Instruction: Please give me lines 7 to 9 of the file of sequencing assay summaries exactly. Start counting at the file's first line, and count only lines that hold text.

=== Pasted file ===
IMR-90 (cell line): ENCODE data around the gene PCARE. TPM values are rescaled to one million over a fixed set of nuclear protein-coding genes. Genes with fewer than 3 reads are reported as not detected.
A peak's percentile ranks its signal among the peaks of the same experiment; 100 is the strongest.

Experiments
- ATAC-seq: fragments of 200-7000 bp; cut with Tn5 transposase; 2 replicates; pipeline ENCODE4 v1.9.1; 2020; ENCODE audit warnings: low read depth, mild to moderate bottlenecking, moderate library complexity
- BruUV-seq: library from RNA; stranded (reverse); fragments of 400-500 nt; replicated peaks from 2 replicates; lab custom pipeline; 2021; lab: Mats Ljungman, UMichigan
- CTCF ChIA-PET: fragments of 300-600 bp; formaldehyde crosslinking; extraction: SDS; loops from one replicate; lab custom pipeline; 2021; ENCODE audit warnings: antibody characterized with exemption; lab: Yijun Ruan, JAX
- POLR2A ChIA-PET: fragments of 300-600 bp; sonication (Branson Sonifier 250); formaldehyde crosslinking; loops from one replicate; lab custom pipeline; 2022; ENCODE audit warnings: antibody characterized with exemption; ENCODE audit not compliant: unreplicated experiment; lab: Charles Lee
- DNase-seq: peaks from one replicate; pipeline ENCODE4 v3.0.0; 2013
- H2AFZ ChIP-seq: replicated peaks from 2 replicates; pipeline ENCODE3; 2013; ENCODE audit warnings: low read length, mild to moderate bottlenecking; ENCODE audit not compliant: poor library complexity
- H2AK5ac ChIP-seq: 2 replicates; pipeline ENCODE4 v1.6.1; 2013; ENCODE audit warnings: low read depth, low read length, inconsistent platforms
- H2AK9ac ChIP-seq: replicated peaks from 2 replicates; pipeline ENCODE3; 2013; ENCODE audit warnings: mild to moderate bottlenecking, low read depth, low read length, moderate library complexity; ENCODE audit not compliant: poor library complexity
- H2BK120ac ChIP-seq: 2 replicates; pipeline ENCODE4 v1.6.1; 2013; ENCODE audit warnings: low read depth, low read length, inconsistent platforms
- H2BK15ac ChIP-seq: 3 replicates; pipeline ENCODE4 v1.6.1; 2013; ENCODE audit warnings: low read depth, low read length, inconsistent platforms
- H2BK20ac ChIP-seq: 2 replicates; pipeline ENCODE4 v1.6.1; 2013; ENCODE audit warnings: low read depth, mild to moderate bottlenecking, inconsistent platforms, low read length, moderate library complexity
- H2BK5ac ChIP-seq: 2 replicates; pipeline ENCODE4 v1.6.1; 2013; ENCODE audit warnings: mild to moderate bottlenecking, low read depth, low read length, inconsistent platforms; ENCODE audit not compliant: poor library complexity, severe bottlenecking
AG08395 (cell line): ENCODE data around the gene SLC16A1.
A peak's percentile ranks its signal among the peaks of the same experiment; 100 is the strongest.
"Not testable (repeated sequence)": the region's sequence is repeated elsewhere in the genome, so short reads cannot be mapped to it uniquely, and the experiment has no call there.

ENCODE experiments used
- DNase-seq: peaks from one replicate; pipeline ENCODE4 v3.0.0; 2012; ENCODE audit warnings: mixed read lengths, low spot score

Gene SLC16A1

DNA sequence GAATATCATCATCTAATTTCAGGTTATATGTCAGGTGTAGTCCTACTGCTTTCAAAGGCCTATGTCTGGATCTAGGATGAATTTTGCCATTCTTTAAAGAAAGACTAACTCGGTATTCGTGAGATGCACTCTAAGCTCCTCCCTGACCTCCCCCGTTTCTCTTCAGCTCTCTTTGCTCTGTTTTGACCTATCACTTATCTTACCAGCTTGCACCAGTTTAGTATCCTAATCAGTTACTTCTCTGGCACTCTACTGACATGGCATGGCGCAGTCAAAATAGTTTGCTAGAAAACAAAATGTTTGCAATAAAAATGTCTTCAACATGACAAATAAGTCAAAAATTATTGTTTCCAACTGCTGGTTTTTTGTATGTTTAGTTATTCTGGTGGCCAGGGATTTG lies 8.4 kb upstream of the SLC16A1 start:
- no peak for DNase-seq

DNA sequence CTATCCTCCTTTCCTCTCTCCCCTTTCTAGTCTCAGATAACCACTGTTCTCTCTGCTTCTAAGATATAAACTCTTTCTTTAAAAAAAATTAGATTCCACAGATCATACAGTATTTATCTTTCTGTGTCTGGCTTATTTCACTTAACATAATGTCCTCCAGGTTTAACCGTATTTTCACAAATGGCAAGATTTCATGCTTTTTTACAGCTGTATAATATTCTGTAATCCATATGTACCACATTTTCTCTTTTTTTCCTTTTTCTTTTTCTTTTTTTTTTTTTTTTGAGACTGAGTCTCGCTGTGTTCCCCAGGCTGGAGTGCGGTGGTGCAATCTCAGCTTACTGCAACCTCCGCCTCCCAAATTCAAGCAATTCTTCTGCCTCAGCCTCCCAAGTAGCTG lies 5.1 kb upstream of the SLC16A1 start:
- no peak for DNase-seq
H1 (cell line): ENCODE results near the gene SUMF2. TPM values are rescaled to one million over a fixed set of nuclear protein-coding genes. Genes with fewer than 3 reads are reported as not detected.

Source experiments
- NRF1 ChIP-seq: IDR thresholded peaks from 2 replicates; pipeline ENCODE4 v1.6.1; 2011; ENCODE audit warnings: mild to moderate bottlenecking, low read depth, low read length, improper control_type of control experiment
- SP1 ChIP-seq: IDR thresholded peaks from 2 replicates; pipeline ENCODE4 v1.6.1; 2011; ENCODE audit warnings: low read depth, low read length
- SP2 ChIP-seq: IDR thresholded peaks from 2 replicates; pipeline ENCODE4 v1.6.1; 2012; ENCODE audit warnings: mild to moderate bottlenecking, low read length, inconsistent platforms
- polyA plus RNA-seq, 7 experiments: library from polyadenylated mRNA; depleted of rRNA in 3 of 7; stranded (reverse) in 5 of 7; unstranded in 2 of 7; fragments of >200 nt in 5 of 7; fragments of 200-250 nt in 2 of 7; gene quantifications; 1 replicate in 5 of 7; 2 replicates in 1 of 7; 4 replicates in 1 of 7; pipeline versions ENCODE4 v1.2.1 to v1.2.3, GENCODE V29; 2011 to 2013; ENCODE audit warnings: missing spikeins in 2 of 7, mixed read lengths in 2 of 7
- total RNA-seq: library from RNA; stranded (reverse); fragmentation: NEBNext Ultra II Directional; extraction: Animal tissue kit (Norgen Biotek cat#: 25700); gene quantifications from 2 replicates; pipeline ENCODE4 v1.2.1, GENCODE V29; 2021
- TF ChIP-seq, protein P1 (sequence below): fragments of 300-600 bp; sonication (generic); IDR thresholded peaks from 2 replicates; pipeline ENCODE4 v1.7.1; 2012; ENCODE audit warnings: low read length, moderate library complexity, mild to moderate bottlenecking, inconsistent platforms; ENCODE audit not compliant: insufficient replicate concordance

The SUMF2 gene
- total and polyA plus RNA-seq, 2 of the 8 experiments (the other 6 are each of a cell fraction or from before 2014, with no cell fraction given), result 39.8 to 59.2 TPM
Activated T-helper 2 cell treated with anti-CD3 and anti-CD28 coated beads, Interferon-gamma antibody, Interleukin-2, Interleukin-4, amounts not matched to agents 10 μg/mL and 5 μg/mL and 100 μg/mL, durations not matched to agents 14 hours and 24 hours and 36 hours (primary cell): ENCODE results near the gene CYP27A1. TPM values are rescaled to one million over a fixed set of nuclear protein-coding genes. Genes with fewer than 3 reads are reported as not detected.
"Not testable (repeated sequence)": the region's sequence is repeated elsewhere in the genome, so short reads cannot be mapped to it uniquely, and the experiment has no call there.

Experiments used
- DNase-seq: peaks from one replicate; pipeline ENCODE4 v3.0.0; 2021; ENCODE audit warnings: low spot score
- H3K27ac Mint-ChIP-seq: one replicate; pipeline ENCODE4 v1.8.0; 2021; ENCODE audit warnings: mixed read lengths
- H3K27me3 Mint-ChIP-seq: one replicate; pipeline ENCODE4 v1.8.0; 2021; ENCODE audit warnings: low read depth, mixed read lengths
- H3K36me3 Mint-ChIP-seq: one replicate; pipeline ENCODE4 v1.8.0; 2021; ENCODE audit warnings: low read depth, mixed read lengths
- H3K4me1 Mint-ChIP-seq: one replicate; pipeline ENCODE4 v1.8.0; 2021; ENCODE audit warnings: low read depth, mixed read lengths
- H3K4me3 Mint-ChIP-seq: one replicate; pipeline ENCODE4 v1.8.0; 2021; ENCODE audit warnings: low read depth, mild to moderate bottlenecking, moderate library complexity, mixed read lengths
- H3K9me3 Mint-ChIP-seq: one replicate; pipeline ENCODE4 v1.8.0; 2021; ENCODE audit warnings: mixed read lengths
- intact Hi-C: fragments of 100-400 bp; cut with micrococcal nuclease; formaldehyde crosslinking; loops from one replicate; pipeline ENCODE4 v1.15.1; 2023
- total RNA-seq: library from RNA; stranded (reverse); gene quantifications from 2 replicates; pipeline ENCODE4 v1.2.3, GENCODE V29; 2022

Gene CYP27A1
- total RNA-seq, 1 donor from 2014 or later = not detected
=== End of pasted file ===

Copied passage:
- POLR2A ChIA-PET: fragments of 300-600 bp; sonication (Branson Sonifier 250); formaldehyde crosslinking; loops from one replicate; lab custom pipeline; 2022; ENCODE audit warnings: antibody characterized with exemption; ENCODE audit not compliant: unreplicated experiment; lab: Charles Lee
- DNase-seq: peaks from one replicate; pipeline ENCODE4 v3.0.0; 2013
- H2AFZ ChIP-seq: replicated peaks from 2 replicates; pipeline ENCODE3; 2013; ENCODE audit warnings: low read length, mild to moderate bottlenecking; ENCODE audit not compliant: poor library complexity